Vatican City (AsiaNews)-The Pope is close to all who are forced to flee their homeland and hopes that "their rights are respected and that they may soon be reunited with loved ones." The World Refugee Day, sponsored by the United Nations celebrated on June 20, was underscored by Benedict XVI to 10 thousand people in St. Peter's Square for the Angelus. The Day, the Pope said, "wants to attract international attention to the conditions of many people, especially families, forced to flee their lands, because they threatened by armed conflicts and serious forms of violence. To these brothers and sisters who are so troubled - he concluded - I assure the prayer and the constant concern of the Holy See, while I hope that their rights are respected and that they may soon be reunited with loved ones. "
Before the Marian prayer, commenting as usual, on today's liturgy, Benedict XVI spoke of two parables of the seed that grows on its own and that of the mustard seed. "Through images from the world of agriculture, the Lord presents the mystery of the Word and the Kingdom of God, and indicate the reasons for our hope and our commitment."
In the first parable the focus is on the dynamism of sowing the seed that is cast upon the ground, which, whether the farmer is asleep to awake, sprouts and grows by itself. The man sows with confidence that his work will not be unfruitful. What supports the farmer in his daily toil is precisely the belief in the power of the seed and in the goodness of the soil. This parable refers to the mystery of creation and redemption, the fruitful work of God in history. He is the Lord of the Realm, the humble man is his collaborator, who contemplates and enjoys the creative action of God and waits patiently for the fruits. The final harvest reminds us of the final intervention of God at the end of time, when he fully realized his Kingdom. The present time is the time of sowing, and the growth of the seed is ensured by the Lord. Every Christian, then, knows we must do all we can, but that the final result depends on God, this knowledge will sustain us in our daily labors, especially in difficult situations. In this respect, writes Saint Ignatius of Loyola writes: Act as if everything depended on you, knowing well that in reality everything depends on God. "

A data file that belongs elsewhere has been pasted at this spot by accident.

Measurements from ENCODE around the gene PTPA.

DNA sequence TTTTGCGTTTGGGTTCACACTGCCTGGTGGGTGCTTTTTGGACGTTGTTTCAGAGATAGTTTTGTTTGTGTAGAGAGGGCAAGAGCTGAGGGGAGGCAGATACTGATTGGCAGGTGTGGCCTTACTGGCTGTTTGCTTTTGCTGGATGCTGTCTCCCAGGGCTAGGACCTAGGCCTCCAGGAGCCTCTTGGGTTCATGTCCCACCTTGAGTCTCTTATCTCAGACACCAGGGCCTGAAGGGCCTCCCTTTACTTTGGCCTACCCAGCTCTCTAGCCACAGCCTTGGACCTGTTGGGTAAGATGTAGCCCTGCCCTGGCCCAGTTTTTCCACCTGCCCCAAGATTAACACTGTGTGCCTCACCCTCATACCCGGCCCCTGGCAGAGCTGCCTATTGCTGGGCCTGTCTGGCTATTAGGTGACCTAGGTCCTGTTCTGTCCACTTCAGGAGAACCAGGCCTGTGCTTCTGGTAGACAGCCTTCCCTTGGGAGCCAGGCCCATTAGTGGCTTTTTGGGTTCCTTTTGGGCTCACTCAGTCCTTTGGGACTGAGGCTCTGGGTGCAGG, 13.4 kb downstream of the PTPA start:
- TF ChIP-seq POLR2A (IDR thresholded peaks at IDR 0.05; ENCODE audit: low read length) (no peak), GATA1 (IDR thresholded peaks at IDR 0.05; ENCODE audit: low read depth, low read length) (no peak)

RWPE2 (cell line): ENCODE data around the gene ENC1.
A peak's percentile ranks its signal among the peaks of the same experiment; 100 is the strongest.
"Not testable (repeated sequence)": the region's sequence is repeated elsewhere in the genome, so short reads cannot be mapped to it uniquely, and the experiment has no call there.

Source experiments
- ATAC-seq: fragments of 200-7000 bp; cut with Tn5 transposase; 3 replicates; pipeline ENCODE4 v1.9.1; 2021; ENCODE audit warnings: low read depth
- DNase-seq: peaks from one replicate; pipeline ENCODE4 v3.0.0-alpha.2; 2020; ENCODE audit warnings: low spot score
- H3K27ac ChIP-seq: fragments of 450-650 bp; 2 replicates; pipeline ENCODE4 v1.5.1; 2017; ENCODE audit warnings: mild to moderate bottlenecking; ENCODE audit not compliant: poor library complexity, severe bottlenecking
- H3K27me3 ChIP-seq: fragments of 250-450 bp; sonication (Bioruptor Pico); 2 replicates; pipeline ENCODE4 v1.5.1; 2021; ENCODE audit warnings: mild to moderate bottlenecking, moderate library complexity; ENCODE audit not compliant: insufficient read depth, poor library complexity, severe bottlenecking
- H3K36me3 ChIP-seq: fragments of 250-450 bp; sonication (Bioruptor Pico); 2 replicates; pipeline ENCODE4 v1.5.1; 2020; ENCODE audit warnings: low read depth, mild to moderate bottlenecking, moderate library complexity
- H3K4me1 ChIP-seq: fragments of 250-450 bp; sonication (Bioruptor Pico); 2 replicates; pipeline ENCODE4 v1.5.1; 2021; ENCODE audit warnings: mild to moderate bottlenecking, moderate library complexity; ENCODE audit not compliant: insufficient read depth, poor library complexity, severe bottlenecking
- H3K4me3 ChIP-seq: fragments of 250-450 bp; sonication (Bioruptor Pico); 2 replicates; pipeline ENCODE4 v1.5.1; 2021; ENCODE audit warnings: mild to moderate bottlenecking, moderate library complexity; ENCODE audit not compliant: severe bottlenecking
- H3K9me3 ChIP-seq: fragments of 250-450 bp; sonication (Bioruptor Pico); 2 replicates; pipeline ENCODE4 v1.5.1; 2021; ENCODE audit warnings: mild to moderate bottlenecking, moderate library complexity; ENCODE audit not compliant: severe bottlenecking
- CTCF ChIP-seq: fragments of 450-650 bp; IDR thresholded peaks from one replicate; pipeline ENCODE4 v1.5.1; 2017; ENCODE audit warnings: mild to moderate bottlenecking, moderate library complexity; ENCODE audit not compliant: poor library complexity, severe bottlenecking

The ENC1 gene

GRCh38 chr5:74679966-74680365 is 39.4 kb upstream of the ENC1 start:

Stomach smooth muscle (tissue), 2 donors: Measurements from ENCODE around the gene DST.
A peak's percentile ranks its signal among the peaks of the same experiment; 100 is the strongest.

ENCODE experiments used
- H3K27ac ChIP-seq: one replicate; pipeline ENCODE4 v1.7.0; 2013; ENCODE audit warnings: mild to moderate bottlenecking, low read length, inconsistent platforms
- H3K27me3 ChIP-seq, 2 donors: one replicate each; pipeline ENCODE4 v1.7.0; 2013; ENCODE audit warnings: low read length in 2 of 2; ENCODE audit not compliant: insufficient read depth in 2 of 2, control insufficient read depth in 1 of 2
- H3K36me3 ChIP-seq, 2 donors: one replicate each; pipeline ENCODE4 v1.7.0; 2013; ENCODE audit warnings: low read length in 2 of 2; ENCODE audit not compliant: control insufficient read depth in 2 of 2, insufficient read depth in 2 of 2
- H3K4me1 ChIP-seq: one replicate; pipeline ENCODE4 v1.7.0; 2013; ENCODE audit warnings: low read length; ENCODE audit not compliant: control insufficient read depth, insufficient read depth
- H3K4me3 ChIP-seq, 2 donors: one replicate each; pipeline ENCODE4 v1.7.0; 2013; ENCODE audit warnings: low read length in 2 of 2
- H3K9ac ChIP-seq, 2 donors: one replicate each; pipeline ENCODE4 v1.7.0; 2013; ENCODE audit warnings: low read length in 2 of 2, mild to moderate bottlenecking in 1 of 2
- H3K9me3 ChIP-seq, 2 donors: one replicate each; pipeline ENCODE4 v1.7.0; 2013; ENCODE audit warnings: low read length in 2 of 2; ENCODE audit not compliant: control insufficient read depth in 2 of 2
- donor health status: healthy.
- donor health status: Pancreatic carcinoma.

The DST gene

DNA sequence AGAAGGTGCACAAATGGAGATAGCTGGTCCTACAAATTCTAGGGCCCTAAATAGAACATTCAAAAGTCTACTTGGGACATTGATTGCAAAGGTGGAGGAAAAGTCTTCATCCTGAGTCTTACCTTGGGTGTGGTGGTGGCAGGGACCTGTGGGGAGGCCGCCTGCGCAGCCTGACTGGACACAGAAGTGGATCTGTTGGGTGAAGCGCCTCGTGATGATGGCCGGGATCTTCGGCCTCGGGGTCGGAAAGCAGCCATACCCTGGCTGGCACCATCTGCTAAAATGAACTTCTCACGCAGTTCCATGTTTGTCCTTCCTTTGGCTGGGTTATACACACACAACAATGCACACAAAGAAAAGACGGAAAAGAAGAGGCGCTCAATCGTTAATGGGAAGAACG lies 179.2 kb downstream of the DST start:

"The second image uses the parable of the seed. Here, however, it is a seed-specific, the mustard seed, considered the smallest of all seeds. Even so minute, however, it is full of life, from its breaking apart comes a shoot capable of bursting through the ground, out into the sunlight and growing up to become "the largest of all garden plants" (cf. Mk 4.32): the weakness is the strength of the seed, its breaking is its power. So is the kingdom of God a humanly small reality, consisting of the poor in heart, those who are not confident in their own strength, but in the love of God, who are not important to eyes of the world, yet right through them breaks the power of Christ and transforms what is apparently insignificant. "
The message of the two parables "is clear: the Kingdom of God, even if it requires our cooperation, is firstly a gift of the Lord, a grace that precedes the man and his works. Our small force, seemingly helpless before the problems of the world if placed in that of God is not afraid of obstacles, it is certain of the victory of the Lord. It is the miracle of God's love, making every seed germinate and grow a good spread on the ground. And the experience of the miracle of 'Love makes us optimistic, despite the difficulties, the suffering and evil that we encounter. The seed sprouts and grows, so grows the love of God. "
Benedict XVI also recalled that today in Ireland, the International Eucharistic Congress concludes. "In the mystery of the Eucharist Jesus wanted to stay with us, for us to enter into communion with Him and among ourselves. I entrust to Mary the fruit ripened in these days of reflection and prayer."